Naoki Kawamura’s apartment has everything a young hairdresser about town could need: rails for his collection of vintage clothes, lofty walls to show off the photos he snaps on his Olympus Pen and a central location slap bang in the middle of Tokyo. One thing that is lacking in this otherwise ideal set-up is floor space: Kawamura’s des-res is a diminutive 9 sq m – half that once you knock out the bathroom and entrance; it has a raised platform for sleeping on.
Kawamura is one of an army of young Tokyo citizens who are forgoing space to live in stylish matchboxes in the city’s most bijou neighbourhoods. “I wanted to be in an area where people are switched on to fashion and music,” he says, hair perfectly gelled. “Plus, I only have a 20-minute commute to the salon from here.”
The company spearheading these ultra-mini homes is Spilytus, whose apartment brand, Ququri (pronounced ku-ku-ri), was launched in 2014. “We were in the same position as the tenants,” says 32-year-old ceo Keisuke Nakama, who co-founded the firm eight years ago. “I was living in Hachioji and commuting two hours a day. I wanted to live more centrally but the places available were either terrible or too expensive.” Spilytus’s growth has been impressive: 70 new buildings with 1,200 rental apartments, all in Tokyo’s 23 central wards.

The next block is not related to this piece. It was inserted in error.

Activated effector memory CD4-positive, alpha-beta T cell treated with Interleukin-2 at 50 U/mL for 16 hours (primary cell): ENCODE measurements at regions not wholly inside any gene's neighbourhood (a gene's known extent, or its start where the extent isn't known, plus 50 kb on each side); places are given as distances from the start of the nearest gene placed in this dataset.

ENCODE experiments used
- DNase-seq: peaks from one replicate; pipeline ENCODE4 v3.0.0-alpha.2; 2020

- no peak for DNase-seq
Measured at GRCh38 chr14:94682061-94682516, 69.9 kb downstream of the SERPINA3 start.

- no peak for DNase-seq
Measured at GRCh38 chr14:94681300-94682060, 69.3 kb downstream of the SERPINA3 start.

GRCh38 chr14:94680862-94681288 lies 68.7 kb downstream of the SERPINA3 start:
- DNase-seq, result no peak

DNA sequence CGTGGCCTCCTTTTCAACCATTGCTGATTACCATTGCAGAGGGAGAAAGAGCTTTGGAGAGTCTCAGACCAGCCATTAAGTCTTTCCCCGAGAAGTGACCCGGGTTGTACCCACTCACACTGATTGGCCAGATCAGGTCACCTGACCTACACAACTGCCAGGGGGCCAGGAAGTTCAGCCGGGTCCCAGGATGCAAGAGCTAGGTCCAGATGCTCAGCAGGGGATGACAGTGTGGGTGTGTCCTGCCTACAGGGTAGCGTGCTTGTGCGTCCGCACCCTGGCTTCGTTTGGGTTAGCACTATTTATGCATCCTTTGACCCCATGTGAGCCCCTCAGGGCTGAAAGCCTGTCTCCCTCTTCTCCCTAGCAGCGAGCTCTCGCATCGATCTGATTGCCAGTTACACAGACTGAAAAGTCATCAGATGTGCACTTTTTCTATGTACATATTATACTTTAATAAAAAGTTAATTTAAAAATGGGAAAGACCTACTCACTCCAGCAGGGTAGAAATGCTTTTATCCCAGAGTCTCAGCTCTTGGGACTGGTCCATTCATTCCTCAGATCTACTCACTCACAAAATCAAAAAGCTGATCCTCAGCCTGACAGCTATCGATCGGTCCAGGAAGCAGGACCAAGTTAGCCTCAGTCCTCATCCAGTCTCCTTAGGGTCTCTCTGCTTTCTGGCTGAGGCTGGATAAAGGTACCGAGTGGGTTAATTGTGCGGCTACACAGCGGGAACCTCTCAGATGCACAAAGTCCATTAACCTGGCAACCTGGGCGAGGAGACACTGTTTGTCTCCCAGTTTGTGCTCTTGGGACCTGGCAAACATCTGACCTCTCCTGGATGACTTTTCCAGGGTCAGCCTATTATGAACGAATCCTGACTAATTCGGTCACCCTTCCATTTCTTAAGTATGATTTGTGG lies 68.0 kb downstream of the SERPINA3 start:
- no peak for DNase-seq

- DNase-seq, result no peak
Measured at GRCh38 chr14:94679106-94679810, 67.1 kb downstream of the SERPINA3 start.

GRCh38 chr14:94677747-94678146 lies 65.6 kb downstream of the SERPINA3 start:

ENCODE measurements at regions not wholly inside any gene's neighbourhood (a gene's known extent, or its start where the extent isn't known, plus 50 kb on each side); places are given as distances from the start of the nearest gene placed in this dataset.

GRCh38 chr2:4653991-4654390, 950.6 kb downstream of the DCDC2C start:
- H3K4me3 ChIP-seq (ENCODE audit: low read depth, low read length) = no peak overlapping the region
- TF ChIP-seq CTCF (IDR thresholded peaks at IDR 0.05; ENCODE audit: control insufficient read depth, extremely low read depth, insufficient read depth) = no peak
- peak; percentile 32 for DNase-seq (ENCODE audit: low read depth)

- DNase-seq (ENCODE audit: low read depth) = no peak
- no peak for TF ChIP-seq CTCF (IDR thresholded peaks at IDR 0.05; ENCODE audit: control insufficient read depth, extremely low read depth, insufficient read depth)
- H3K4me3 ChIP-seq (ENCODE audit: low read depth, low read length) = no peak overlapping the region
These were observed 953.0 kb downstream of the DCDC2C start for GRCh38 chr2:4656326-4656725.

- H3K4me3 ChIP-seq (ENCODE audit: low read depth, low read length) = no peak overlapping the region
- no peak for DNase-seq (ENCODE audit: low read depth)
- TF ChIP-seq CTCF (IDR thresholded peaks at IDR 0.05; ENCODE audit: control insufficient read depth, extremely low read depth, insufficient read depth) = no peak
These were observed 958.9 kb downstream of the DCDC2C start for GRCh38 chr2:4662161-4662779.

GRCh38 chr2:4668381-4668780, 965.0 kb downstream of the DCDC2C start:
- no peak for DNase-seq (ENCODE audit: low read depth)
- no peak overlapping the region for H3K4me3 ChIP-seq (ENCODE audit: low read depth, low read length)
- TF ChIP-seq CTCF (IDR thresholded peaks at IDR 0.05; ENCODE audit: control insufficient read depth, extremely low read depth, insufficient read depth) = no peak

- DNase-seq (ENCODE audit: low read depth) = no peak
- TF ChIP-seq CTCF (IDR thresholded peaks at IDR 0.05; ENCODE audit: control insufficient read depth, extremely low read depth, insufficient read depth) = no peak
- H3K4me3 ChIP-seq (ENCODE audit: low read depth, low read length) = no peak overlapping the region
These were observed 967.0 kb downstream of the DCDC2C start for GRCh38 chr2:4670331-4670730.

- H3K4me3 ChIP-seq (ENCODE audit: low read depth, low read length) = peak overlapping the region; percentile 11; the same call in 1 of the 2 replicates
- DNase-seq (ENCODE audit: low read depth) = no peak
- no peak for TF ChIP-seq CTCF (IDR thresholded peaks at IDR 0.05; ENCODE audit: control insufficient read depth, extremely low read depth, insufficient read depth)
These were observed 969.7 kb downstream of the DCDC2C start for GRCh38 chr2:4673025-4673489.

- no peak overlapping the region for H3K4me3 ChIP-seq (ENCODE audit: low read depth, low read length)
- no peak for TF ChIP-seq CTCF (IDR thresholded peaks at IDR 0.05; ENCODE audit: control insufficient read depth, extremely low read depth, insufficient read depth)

“We focus on good design,” he says. “Initially we adjusted the layouts according to the location but now we’ve settled on one template and an all-white interior.” Everything is done in-house, including the architecture, and the company employs 60 people. When the team finds a plot of land, plans are drawn up and presented to potential investors. Every new Ququri development is filled within a week or two of going on the market. There are 25 buildings in the pipeline and a long waiting list.
Nakama thinks that there has been a shift in outlook. “Young people used to be more materialistic and want more ‘stuff’,” he says. “Now they would rather spend their money on travel or experiences.” The company literature shows dozens of apartments and their inhabitants, most in their twenties and thirties (and no couples).
Kawamura pays ¥75,000 (€625) a month for his home, a good deal in central Tokyo.“I like to spend,” he says, laughing. There’s not much sign of cooking in the dinky kitchen either. “I never cook,” he says. “Most nights I’m out until one in the morning and then I go to work again. This place suits me perfectly.”